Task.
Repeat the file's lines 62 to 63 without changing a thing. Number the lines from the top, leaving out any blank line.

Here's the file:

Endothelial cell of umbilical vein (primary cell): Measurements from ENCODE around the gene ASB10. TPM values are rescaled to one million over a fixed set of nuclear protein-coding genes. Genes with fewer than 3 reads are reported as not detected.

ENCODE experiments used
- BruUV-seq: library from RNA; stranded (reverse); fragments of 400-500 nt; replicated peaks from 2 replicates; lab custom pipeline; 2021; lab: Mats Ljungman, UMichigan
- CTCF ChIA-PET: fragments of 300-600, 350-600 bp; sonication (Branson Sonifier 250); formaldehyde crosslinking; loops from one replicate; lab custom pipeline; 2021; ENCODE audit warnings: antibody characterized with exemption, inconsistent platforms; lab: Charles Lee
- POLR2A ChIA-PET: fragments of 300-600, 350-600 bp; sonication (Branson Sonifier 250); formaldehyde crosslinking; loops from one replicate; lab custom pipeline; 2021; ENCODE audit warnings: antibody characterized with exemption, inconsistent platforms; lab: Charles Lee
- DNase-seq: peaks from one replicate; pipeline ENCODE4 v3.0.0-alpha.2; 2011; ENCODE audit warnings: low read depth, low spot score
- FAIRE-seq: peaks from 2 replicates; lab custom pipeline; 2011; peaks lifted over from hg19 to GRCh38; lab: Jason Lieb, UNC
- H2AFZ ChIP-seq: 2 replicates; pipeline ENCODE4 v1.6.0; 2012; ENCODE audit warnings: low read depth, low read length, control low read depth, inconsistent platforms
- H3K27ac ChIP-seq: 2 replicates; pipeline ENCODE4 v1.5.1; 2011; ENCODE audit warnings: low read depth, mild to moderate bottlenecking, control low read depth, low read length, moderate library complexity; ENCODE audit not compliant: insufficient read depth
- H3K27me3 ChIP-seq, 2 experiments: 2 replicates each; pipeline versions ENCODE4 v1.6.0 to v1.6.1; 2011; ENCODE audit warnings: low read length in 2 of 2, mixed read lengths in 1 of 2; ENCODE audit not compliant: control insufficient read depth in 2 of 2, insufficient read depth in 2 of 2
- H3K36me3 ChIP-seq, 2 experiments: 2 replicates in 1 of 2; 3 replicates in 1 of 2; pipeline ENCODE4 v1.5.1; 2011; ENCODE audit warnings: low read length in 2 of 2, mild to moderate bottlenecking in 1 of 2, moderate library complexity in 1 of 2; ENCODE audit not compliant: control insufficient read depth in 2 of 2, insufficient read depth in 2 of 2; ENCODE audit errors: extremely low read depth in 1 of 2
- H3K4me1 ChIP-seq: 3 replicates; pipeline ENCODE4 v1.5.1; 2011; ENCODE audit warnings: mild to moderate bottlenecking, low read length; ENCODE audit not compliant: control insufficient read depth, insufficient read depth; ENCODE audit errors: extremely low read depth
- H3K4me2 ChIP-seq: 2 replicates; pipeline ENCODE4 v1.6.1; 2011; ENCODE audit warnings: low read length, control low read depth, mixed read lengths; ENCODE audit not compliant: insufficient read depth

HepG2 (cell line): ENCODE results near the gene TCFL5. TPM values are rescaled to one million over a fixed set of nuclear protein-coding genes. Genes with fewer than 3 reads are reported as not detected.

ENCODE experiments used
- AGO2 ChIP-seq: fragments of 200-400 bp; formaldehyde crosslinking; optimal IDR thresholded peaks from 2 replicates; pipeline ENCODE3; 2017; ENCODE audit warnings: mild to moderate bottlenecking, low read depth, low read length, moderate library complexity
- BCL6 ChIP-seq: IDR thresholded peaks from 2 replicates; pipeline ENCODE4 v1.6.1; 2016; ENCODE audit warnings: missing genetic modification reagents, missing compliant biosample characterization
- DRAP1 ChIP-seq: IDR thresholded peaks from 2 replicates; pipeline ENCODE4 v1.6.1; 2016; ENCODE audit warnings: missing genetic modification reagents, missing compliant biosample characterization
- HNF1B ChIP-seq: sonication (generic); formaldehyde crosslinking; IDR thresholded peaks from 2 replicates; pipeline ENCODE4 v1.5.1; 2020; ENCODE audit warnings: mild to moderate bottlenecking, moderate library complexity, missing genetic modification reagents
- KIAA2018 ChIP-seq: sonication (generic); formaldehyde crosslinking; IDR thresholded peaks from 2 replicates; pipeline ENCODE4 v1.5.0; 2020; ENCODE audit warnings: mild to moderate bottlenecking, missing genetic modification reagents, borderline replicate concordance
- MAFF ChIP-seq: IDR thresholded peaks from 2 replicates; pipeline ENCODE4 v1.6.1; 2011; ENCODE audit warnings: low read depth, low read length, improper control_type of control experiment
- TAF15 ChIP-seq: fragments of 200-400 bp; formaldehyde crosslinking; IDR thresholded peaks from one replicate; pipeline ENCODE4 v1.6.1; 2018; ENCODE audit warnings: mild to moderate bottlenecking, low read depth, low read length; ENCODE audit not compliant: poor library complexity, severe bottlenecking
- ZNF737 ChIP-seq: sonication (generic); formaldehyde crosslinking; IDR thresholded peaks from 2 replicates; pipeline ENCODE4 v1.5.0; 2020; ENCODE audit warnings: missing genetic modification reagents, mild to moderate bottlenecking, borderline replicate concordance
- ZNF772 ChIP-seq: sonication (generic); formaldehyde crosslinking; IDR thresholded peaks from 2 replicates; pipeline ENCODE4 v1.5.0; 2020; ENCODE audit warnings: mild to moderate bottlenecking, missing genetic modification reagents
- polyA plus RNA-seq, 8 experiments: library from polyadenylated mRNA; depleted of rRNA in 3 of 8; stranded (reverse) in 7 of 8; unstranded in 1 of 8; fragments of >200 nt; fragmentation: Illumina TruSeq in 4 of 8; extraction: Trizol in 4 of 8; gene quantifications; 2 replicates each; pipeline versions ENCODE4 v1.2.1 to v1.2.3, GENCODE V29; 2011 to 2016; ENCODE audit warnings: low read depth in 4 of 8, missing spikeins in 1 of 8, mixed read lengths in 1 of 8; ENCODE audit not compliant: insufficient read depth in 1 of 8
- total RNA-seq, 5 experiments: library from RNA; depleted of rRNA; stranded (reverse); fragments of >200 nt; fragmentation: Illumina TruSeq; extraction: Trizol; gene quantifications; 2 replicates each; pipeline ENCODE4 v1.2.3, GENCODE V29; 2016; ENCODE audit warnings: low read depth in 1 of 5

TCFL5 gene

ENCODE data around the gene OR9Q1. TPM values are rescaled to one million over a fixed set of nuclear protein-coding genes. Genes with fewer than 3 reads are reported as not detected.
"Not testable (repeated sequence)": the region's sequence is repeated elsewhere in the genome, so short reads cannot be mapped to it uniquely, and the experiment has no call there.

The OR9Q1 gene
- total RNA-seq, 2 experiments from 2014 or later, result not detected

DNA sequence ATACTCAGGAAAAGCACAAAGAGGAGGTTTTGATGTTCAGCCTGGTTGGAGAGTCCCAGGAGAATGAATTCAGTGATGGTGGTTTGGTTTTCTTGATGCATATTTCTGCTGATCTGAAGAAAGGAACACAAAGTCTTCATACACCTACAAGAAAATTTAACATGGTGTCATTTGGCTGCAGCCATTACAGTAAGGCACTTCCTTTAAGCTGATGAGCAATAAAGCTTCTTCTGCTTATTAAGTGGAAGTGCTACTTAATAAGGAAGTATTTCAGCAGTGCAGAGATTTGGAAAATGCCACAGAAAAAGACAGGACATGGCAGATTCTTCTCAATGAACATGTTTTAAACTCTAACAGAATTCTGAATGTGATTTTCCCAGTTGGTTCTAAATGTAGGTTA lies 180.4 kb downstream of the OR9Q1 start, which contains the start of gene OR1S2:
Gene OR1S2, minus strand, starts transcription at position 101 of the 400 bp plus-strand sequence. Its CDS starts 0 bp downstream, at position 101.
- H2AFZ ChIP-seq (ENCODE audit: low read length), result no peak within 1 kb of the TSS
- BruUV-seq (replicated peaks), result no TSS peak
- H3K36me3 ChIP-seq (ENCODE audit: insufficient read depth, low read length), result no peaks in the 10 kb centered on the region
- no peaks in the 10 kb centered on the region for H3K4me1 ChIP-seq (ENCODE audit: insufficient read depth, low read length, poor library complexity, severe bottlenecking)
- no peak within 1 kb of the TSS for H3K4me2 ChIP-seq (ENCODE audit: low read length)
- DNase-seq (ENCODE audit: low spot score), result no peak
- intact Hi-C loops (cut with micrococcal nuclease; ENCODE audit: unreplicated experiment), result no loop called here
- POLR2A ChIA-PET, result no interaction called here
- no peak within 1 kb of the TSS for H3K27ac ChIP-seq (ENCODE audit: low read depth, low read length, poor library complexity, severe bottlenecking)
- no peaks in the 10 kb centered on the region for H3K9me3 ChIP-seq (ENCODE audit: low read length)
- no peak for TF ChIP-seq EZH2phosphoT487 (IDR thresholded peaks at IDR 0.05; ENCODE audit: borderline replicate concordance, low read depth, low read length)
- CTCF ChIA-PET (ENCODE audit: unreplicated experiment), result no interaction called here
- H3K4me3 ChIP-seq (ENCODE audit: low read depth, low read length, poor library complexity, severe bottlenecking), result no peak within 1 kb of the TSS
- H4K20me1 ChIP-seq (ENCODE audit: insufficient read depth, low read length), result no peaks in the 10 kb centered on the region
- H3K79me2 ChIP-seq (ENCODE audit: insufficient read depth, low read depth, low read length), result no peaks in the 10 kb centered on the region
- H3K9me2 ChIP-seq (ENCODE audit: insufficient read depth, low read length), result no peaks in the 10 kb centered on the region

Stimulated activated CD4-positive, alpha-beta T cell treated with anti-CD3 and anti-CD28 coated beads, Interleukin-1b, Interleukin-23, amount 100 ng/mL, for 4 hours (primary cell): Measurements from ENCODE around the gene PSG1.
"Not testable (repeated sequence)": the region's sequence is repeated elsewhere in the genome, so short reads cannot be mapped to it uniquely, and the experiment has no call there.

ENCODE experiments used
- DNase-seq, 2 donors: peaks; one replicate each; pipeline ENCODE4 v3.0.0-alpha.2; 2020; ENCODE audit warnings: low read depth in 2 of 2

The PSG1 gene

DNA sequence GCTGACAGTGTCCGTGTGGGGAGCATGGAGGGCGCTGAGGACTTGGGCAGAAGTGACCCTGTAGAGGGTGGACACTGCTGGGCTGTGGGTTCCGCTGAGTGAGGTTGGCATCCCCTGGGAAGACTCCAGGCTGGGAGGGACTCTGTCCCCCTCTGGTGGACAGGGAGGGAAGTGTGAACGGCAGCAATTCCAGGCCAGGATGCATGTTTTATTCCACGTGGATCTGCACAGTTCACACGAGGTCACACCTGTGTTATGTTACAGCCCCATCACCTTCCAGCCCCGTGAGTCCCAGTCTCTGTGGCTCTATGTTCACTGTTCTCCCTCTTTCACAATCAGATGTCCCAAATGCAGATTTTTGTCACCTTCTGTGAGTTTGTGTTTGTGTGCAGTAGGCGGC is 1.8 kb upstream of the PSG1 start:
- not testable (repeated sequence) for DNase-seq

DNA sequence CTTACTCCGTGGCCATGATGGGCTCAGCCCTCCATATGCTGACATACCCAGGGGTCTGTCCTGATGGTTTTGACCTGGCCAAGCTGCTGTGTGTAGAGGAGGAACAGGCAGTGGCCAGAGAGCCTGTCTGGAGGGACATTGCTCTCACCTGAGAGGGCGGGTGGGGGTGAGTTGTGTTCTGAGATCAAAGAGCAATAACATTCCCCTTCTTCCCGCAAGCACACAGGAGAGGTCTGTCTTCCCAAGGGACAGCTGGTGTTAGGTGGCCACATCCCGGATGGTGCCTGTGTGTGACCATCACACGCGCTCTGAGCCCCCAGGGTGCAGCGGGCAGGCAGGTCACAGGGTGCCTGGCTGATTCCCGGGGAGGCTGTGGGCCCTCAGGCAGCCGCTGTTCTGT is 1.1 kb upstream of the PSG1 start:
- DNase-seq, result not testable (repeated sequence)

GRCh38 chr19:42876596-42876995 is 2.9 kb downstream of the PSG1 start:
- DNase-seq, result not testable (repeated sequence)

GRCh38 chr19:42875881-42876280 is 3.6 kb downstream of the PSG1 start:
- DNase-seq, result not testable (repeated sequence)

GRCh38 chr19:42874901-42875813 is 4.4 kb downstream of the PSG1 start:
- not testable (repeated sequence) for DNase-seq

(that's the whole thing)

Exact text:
- DNase-seq, result not testable (repeated sequence)

GRCh38 chr19:42874901-42875813 is 4.4 kb downstream of the PSG1 start: